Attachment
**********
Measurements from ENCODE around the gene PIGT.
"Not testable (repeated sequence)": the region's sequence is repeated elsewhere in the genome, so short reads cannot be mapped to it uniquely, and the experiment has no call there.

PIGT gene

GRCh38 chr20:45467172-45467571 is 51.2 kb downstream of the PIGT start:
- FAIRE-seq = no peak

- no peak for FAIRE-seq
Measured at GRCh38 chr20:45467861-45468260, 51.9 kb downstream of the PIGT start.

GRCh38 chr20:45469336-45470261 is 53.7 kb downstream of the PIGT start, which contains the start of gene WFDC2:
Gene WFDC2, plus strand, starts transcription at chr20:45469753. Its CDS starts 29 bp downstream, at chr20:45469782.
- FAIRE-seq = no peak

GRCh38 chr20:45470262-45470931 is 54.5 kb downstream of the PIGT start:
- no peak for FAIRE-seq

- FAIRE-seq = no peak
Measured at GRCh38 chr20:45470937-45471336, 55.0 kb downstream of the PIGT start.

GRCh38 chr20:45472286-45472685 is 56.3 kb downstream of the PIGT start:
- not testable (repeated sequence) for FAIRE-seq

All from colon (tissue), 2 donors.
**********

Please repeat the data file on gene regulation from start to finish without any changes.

Measurements from ENCODE around the gene PIGT.
"Not testable (repeated sequence)": the region's sequence is repeated elsewhere in the genome, so short reads cannot be mapped to it uniquely, and the experiment has no call there.

PIGT gene

GRCh38 chr20:45467172-45467571 is 51.2 kb downstream of the PIGT start:
- FAIRE-seq = no peak

- no peak for FAIRE-seq
Measured at GRCh38 chr20:45467861-45468260, 51.9 kb downstream of the PIGT start.

GRCh38 chr20:45469336-45470261 is 53.7 kb downstream of the PIGT start, which contains the start of gene WFDC2:
Gene WFDC2, plus strand, starts transcription at chr20:45469753. Its CDS starts 29 bp downstream, at chr20:45469782.
- FAIRE-seq = no peak

GRCh38 chr20:45470262-45470931 is 54.5 kb downstream of the PIGT start:
- no peak for FAIRE-seq

- FAIRE-seq = no peak
Measured at GRCh38 chr20:45470937-45471336, 55.0 kb downstream of the PIGT start.

GRCh38 chr20:45472286-45472685 is 56.3 kb downstream of the PIGT start:
- not testable (repeated sequence) for FAIRE-seq

All from colon (tissue), 2 donors.